ABUJA â€“ China’s For eign Minister Yang Jiechi held talks with Nigerian officials Friday on oil exports to energy-hungry Beijing.
China was looking for imports but negotiations with Nigeria had only started, said Yang, who is on a tour of Africa.
“Of course, in China, we do need to import oil from other countries including Nigeria but at the moment, I think we have just made a beginning,” he told reporters at the end of a closed-door meeting.
Yang said the two countries enjoyed “good cooperation” in energy matters and “it is a mutually beneficial relationship and progress has been made”.
He gave no details of the talks which were also attended by former OPEC secretary general and Nigeria’s Oil Minister Rilwanu Lukman.
China’s state oil giant CNOOC last year made an offer to buy six billion barrels of oil from Nigeria, but the bid was turned down. The amount is equivalent to one in every six barrels of the proven reserves in Nigeria.
The bid pitches China into competition with Western oil giants operating in Nigeria including Shell, Chevron, Total and ExxonMobil.
Nigeria was for years Africa’s largest oil exporter but it has been caught up recently by Angola.
China has aggressively stepped up trade and economic ties with the resource-rich Africa in recent years, prompting critics to accuse it of taking a “neo-colonialist” attitude.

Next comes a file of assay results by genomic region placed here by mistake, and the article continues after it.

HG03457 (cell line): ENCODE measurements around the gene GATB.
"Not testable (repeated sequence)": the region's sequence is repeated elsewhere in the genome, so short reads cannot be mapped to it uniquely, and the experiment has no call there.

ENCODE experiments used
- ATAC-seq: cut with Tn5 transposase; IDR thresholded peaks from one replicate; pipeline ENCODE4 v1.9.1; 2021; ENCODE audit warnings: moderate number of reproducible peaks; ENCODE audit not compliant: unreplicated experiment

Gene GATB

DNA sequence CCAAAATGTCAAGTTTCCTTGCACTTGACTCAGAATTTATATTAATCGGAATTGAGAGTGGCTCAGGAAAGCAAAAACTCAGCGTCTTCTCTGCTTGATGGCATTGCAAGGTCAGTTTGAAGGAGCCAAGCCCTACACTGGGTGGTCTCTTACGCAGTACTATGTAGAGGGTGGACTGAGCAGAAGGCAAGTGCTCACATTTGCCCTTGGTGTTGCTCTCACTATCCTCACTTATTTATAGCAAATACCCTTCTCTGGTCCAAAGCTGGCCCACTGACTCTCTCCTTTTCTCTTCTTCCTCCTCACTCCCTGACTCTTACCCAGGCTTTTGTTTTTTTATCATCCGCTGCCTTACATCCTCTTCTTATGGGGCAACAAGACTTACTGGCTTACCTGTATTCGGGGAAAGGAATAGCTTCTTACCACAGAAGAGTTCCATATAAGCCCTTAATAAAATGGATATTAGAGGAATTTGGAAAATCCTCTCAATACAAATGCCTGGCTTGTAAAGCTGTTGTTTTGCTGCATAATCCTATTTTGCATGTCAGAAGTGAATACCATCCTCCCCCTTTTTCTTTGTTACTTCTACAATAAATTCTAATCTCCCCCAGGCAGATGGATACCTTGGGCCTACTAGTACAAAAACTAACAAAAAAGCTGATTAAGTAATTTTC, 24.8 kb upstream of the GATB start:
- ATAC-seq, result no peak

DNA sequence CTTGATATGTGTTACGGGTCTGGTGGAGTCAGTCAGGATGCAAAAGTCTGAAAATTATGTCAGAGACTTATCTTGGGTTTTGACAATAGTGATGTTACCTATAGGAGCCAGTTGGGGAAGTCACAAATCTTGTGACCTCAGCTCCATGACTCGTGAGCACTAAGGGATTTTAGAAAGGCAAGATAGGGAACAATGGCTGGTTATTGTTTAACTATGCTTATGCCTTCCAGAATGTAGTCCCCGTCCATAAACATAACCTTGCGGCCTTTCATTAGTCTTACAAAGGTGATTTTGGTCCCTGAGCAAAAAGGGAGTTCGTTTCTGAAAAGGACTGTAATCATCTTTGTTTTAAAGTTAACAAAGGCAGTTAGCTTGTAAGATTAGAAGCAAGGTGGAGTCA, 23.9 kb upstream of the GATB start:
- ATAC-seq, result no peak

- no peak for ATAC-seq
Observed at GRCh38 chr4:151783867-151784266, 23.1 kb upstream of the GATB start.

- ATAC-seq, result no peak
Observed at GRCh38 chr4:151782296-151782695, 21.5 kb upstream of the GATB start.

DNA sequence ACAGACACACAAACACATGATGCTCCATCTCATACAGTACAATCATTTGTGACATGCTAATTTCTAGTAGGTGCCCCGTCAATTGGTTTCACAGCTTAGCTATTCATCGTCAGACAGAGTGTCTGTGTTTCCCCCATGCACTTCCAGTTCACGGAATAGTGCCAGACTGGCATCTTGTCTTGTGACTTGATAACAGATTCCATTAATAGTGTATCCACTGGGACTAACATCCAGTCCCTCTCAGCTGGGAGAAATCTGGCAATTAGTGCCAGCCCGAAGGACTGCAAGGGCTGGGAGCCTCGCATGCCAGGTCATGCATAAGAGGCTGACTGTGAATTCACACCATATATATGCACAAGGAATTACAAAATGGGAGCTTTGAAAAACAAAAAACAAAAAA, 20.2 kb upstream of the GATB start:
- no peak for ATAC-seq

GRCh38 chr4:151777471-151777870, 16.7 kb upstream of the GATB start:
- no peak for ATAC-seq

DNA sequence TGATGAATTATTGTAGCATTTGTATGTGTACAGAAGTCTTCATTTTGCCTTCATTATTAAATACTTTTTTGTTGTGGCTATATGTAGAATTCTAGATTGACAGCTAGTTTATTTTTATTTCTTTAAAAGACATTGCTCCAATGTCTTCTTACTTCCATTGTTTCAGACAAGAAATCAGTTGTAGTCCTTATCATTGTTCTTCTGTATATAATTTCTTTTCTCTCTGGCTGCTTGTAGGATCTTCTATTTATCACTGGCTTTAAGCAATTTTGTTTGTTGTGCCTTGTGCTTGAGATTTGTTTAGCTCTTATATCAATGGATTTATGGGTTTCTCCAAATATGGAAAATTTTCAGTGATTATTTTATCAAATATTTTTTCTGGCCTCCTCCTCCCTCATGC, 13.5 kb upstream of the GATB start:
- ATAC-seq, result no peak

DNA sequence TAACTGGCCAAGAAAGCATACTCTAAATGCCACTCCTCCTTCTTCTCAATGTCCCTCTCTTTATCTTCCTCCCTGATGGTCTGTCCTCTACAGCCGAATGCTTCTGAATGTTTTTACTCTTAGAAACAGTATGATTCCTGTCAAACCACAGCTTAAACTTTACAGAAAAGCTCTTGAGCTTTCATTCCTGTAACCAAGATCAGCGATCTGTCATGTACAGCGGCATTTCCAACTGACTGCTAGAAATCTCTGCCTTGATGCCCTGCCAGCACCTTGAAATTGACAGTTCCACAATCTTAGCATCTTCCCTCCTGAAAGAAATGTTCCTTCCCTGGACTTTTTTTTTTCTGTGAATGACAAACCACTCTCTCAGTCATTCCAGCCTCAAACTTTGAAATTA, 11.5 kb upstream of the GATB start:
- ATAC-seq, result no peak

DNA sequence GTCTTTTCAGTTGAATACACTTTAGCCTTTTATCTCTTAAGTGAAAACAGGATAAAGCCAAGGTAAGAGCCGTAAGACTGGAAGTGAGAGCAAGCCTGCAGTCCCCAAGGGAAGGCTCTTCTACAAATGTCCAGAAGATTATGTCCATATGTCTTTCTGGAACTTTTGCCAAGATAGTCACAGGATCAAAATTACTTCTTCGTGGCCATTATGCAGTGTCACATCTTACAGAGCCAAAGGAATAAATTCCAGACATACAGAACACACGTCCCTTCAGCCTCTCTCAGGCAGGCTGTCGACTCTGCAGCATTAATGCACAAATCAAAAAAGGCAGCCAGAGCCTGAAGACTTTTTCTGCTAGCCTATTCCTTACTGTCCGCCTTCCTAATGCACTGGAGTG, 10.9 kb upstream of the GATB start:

Yang said Nigeria’s exports to China shot up about 50 percent in 2009. “We are going to import even more from Nigeria,” he said.
In November at a meeting of China-Africa leaders in Egypt, Beijing pledged 10 billion dollars in concessional loans to African countries.
The Friday talks also discussed boosting communication technology and the development of Nigeria’s dilapidated railway infrastructure, officials said.
A 257-million-dollar Chinese-built satellite launched into space less than two years ago for Nigeria’s communications’ revolution failed last year and could not be recovered.
On the political front, the west African giant, struggling to regain the international clout built during former president Olusegun Obasanjo’s era, is also seeking Chinese government backing for its for a UN Security Council seat.
“We believe that African countries deserve a bigger say within the framework of the UN Security Council,” said Yang pledging to work closely with Nigeria in attempts at reforming the UN Security Council.
Immigration, security, extradition issues were also lined up for discussion, said the ministry of foreign affairs, adding that Nigerians had built up a reputation for violence, drug-trafficking and over-staying their visas which is an “embarrassment to the image” of the country.Yang has already been to Kenya and is due to continue on Saturday to Sierra Leone, Algeria and Morocco.